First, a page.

But Korean comfort women rejected the money because it came from private donations, not the government, and the Japanese government was avoiding responsibility for reparations. Former comfort women in Taiwan agreed with the Korean stance and the fund was actually wrapped up in 2007. Some compensation was given to victims in Holland and the Philippines.
“We want an apology from the Japanese government, not individual apologies, even if they come from the prime minister,” said Lee Sung-soon, president of the Korea Chongshindae’s Institute, another pro-comfort women group.
Some Japanese civic groups have acted in solidarity with the Korean comfort women. They arrange educational “peace tours” for Japanese in Korea. According to the House of Sharing in Gwangju, Gyeonggi, a shelter for comfort women, around 2,000 Japanese visit the facility on tours every year.
On Wednesday, Japanese civic groups plan a rally in Tokyo that will wrap the Japanese Ministry of Foreign Affairs building with a “human chain.”
The aging of the comfort women - there are only 65 survivors among those registered with the Korean government and most are 83 to 93 years old - is adding urgency to the movement to help them. This year, 14 former comfort women died and activists suspect the Japanese government is just stalling until they’re all gone and forgotten.
That is misjudgment on Japan’s part, says Kim Pan-soo, 73, one of the supporters at the 999th demonstration in front of the Japanese Embassy in Seoul last Wednesday.
A Peace Monument, made with 37 million won ($32,270) worth of donation, will be erected outside the Japanese embassy during the 1,000th protest. The monument, which includes a statue of a hanbok-clad Korean girl, will become a permanent demonstration site even when the survivors are gone, he said.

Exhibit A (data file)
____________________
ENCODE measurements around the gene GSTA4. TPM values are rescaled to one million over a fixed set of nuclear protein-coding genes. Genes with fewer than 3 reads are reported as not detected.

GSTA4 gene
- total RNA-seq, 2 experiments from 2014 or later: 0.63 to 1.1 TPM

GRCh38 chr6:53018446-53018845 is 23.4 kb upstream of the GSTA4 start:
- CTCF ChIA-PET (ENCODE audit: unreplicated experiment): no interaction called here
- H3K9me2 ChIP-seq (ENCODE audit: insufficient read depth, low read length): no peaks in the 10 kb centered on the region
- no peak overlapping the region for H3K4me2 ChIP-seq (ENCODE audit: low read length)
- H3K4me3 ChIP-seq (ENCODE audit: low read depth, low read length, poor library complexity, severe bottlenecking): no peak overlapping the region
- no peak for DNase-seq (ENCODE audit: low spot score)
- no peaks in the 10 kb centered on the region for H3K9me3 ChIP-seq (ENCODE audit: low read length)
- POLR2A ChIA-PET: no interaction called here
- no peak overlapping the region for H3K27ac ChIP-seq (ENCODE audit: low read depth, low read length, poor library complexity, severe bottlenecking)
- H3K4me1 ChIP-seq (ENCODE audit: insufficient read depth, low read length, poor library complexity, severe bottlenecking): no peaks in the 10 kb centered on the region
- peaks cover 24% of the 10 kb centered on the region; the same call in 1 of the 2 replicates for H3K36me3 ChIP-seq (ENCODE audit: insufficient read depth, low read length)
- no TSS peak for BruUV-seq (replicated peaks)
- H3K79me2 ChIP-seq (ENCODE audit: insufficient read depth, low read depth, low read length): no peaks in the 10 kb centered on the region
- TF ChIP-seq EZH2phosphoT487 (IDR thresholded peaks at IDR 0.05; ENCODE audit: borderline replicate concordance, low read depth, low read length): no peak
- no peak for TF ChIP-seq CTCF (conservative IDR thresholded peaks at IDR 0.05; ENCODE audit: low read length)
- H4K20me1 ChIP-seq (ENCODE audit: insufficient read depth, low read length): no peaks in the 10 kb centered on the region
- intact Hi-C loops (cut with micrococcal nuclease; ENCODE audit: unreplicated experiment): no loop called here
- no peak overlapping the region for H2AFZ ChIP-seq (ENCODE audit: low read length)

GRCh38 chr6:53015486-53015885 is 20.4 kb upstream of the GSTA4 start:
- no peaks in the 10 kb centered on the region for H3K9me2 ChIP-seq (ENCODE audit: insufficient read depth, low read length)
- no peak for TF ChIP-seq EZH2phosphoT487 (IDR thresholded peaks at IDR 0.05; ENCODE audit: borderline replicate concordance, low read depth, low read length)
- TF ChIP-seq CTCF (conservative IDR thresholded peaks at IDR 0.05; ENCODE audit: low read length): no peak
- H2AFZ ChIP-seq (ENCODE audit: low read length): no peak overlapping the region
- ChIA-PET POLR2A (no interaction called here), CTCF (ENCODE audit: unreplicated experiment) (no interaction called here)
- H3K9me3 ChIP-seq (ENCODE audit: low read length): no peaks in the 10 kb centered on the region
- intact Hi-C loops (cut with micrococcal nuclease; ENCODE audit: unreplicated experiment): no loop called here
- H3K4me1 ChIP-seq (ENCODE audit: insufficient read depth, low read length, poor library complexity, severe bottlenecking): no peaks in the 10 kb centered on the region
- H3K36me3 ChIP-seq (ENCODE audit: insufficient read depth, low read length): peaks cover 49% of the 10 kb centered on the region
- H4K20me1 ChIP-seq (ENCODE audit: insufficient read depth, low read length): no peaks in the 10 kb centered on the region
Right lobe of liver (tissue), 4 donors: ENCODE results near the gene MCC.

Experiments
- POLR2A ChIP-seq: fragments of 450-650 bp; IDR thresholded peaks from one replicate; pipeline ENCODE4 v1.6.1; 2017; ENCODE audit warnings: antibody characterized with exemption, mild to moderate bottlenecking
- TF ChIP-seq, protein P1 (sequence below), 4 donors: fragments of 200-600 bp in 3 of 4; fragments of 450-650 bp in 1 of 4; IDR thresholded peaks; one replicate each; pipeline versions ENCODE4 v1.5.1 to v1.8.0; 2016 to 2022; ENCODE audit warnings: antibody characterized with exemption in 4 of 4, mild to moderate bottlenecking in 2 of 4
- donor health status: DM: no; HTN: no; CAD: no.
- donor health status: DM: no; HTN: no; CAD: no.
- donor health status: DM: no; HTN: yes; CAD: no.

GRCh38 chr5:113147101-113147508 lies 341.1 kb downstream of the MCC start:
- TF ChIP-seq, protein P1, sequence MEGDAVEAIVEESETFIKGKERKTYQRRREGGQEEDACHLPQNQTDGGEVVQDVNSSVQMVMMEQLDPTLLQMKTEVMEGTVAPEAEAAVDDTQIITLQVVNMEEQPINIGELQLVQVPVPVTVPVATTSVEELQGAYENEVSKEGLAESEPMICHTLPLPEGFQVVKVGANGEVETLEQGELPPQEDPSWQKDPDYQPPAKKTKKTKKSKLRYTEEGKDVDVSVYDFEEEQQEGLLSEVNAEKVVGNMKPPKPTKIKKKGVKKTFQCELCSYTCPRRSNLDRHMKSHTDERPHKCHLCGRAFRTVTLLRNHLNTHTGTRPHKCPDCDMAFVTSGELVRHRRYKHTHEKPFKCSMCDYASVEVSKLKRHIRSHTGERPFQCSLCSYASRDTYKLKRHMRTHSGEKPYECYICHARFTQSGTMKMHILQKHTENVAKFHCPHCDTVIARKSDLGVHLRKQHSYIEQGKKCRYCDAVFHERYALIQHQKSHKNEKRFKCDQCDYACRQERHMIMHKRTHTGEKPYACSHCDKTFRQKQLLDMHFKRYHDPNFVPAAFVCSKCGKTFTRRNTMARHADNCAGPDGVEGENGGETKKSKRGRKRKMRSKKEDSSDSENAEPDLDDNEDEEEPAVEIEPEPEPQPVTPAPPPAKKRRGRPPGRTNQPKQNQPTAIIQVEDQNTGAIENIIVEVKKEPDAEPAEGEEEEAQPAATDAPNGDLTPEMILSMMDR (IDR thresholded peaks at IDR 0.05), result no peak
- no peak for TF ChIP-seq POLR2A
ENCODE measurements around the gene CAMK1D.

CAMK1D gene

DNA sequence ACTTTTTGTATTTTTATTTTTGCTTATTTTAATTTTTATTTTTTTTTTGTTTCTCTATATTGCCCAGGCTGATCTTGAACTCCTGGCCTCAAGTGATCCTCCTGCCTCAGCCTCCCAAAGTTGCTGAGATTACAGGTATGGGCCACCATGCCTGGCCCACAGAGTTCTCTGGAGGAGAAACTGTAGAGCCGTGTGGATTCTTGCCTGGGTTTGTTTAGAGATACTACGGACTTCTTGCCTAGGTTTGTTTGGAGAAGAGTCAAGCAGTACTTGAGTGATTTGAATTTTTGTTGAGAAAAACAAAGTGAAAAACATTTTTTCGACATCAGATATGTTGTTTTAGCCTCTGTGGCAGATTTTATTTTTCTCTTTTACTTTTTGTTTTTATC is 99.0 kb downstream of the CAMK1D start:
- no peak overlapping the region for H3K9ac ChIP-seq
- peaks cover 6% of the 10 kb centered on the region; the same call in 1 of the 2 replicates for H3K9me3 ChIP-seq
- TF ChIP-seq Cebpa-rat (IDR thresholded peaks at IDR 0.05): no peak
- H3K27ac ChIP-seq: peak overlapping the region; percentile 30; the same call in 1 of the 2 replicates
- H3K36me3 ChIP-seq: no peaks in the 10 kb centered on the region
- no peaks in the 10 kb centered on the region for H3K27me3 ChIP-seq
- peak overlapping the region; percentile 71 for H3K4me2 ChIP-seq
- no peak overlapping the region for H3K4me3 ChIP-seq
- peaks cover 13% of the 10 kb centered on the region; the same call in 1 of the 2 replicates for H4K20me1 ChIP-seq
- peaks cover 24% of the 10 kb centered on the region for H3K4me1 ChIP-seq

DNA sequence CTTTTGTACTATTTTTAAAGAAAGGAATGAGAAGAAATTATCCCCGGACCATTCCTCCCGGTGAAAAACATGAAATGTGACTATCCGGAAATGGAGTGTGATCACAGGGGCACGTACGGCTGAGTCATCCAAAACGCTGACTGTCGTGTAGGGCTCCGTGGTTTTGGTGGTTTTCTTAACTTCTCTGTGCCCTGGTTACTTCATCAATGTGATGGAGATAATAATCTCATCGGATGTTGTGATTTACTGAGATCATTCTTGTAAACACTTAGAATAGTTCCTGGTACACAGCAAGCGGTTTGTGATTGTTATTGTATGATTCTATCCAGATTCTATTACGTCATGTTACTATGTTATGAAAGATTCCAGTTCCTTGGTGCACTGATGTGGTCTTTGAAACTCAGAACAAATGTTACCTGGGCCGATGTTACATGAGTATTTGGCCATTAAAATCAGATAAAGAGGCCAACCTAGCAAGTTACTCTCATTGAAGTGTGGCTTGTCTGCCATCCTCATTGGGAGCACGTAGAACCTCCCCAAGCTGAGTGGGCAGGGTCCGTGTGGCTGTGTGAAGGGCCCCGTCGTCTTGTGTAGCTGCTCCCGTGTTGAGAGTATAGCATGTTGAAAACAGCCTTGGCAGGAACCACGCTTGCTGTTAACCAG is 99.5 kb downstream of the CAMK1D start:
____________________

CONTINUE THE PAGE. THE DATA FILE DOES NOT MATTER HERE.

Tokyo doesn’t like the Peace Monument outside its embassy. Japan’s Chief Cabinet Secretary Osamu Fujimura said in a press conference in Tokyo Thursday that the Japanese government requested the Korean government stop the plan to erect the monument.
By Moon Gwang-lip [email@example.com]
한글 관련 기사 [머니투데이]
`日 외무성 인간사슬로 포위하자`...14일 도쿄에 무슨일?
[위안부 할머니 수요시위 14일로 1000회..일 등 세계각지에서 `연대집회`]
저고리를 입은 단발머리 소녀. 두 손을 모으고 다소곳하게 앉은 소녀의 그림자 위에는 나비 한 마리가 날아간다. 한국정신대문제대책협의회(정대협)가 1000회를 맞은 일본군 위안부 문제해결을 위한 수요시위를 기념하기 위해 만든 `평화비` 모습이다.
위안부 피해자 할머니들의 어린 시절 모습을 형상화한 이 조각은 천 번째 시위가 열리는 오는 14일 서울 종로구 주한 일본대사관 앞에 세워질 예정이다.
지난 7일 제999차 수요시위에서 평화비 설치비에 정성을 보탠 한 시민은 "이제는 (위안부 피해자를) 잊지 않기 위한 노력이 필요하다"며 기부 이유를 설명했다. 윤미향 정대협 대표도 "할머니들의 아픔을 생각나게 하는 소녀상을 각자 마음속에 심어가길 바란다"고 말했다.
위안부 피해자 할머니들의 외침이 20년간 이어지면서 이제 화두는 이 역사적 사실을 `알리기`에서 `기억하기`로 옮겨졌다.
일본군 위안부 피해자 문제는 90년대 들어서 국내외에 알려지기 시작했다. 1991년 1월 가이후 도시키 당시 일본 수상이 방한하면서 정대협 등이 규탄 시위를 처음 열었고 이 시위는 이듬해인 92년 1월 8일 열린 첫 정기 수요시위의 발판이 됐다.
가장 큰 변화를 이끈 것은 피해자 할머니들의 공개 증언이었다. 1991년 8월 김학순(당시 67세)할머니는 국내에서 처음으로 일본군 `위안부`였음을 밝히는 기자회견을 열었다.
열여섯 나이에 강제로 끌려간 김 할머니는 "당시 당했던 일이 하도 기가 막히고 끔찍해 평생 가슴 속에만 묻어두고 살아왔다"며 "국민 모두가 과거를 잊은 채 일본에 매달리는 것을 보니 도저히 참을 수가 없다"고 한을 풀어달라고 호소했다.
이후 대구에서 문옥주 할머니가 공개 증언을 하는 등 피해자 할머니들의 적극적인 증언과 시민단체들의 활동으로 국내에서는 1993년 `일제하 종군위안부 생활안정지원 법안`이 국회를 통과했다.
국외에서는 1993년 UN세계인권대회 결의문에 위안부 피해자 문제가 포함됐고, 1996년 UN인권위원회에 일본군 위안부 문제에 대해 일본 정부가 국제법적 책임이 있다는 내용의 정식 보고서가 제출되는 등 국제기구와 시민단체도 일본군 위안부 문제 해결을 위해 움직이기 시작했다.
여성가족부에 따르면 위안부 피해자는 234명(2011년 12월 지원대상자 기준)이지만 생존자는 64명에 그친다. 올해만 15명의 할머니가 돌아가셨다. 이는 `기억하기`로 문제해결의 화두가 옮겨진 이유기도 하다.
수요시위에 꾸준히 참석하는 위안부 피해자 강인출 할머니는 아무런 대답이 없는 일본 정부를 향해 "이런 식으로 우리가 죽기를 기다리는 것 같다"고 했다. 강 할머니는 증언할 피해자가 모두 세상을 떠나면 문제도 함께 묻히길 바라는 듯 한 일본 정부의 태도를 강하게 비판했다.
이어 "한일 협정 얘기하면서 보상 다했다고 하는데 정작 우리는 보상도 사죄도 받은 적이 없다"며 "우린 죽더라도 다 (말)하고 죽을 것"이라고 말했다.
할머니들의 증언을 기록하고 `기억하기` 위한 작업은 곳곳에서 진행 중이다.
일본에 살고 있는 위안부 피해자 송신도 할머니가 10년간 일본 정부를 상대로 치른 법정싸움을 필름에 담은 다큐멘터리 영화 `나의 마음은 지지 않았다` 등 영상물과 출판물 제작이 이어지고 있다.
정대협도 현재 서울 마포구 성산동에 `전쟁과 여성인권박물관` 건립을 준비 중이다. 개관 예정일은 내년 3월. 정대협 관계자는 "일본군 위안부 피해자들의 생애와 문제해결을 위한 운동사 등을 전시한 박물관을 통해 이 같은 범죄가 재발되지 않길 바란다"고 설명했다.
오는 14일 낮 12시 일본대사관 앞에서 열리는 제1000회 일본군 위안부 문제해결을 위한 수요시위는 세계 각지에서 연대 집회가 진행된다고 정대협은 전했다.
이날 일본 도쿄에서는 `외무성 인간 사슬로 포위하자`는 슬로건으로 집회가 진행되는 등 삿뽀로, 나고야, 후쿠시마, 오사카 등 일본 전역에서 집회가 계획돼 있다. 미국 뉴욕에서는 홀로코스트 피해자와 위안부 피해자 할머니들이 함께 전쟁 피해를 알리고 평화를 촉구하는 행사가 열린다.
1000회 시위에서도 할머니들은 △전쟁범죄 인정 △진상규명 △공식사죄 △법적배상 △전범자 처벌 △역사교과서에 기록 등을 일본 정부에 촉구할 예정이다.